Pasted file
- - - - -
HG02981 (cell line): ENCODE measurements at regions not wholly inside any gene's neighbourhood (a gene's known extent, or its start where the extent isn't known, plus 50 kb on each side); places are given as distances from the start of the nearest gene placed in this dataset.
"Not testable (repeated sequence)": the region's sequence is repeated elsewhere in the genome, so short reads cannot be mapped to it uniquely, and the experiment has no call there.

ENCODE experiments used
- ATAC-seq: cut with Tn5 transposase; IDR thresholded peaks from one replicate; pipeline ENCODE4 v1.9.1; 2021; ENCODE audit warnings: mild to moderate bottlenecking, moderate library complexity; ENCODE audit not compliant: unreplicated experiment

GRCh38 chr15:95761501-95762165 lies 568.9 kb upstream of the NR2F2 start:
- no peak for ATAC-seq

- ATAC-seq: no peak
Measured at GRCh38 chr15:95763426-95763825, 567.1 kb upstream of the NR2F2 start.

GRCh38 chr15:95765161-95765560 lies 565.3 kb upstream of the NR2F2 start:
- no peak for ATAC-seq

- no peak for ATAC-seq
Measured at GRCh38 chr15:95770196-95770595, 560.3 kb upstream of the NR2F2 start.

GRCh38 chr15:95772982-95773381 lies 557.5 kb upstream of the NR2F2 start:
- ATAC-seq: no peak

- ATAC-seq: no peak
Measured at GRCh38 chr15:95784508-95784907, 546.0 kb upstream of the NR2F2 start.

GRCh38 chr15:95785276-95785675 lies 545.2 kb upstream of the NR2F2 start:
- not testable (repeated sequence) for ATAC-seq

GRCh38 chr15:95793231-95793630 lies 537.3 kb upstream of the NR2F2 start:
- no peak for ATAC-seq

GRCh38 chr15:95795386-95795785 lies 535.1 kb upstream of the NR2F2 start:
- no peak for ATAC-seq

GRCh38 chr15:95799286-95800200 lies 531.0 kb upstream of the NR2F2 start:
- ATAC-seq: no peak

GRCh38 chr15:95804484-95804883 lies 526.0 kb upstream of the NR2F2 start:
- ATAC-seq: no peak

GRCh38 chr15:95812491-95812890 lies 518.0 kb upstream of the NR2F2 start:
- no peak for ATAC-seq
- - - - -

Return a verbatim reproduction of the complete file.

HG02981 (cell line): ENCODE measurements at regions not wholly inside any gene's neighbourhood (a gene's known extent, or its start where the extent isn't known, plus 50 kb on each side); places are given as distances from the start of the nearest gene placed in this dataset.
"Not testable (repeated sequence)": the region's sequence is repeated elsewhere in the genome, so short reads cannot be mapped to it uniquely, and the experiment has no call there.

ENCODE experiments used
- ATAC-seq: cut with Tn5 transposase; IDR thresholded peaks from one replicate; pipeline ENCODE4 v1.9.1; 2021; ENCODE audit warnings: mild to moderate bottlenecking, moderate library complexity; ENCODE audit not compliant: unreplicated experiment

GRCh38 chr15:95761501-95762165 lies 568.9 kb upstream of the NR2F2 start:
- no peak for ATAC-seq

- ATAC-seq: no peak
Measured at GRCh38 chr15:95763426-95763825, 567.1 kb upstream of the NR2F2 start.

GRCh38 chr15:95765161-95765560 lies 565.3 kb upstream of the NR2F2 start:
- no peak for ATAC-seq

- no peak for ATAC-seq
Measured at GRCh38 chr15:95770196-95770595, 560.3 kb upstream of the NR2F2 start.

GRCh38 chr15:95772982-95773381 lies 557.5 kb upstream of the NR2F2 start:
- ATAC-seq: no peak

- ATAC-seq: no peak
Measured at GRCh38 chr15:95784508-95784907, 546.0 kb upstream of the NR2F2 start.

GRCh38 chr15:95785276-95785675 lies 545.2 kb upstream of the NR2F2 start:
- not testable (repeated sequence) for ATAC-seq

GRCh38 chr15:95793231-95793630 lies 537.3 kb upstream of the NR2F2 start:
- no peak for ATAC-seq

GRCh38 chr15:95795386-95795785 lies 535.1 kb upstream of the NR2F2 start:
- no peak for ATAC-seq

GRCh38 chr15:95799286-95800200 lies 531.0 kb upstream of the NR2F2 start:
- ATAC-seq: no peak

GRCh38 chr15:95804484-95804883 lies 526.0 kb upstream of the NR2F2 start:
- ATAC-seq: no peak

GRCh38 chr15:95812491-95812890 lies 518.0 kb upstream of the NR2F2 start:
- no peak for ATAC-seq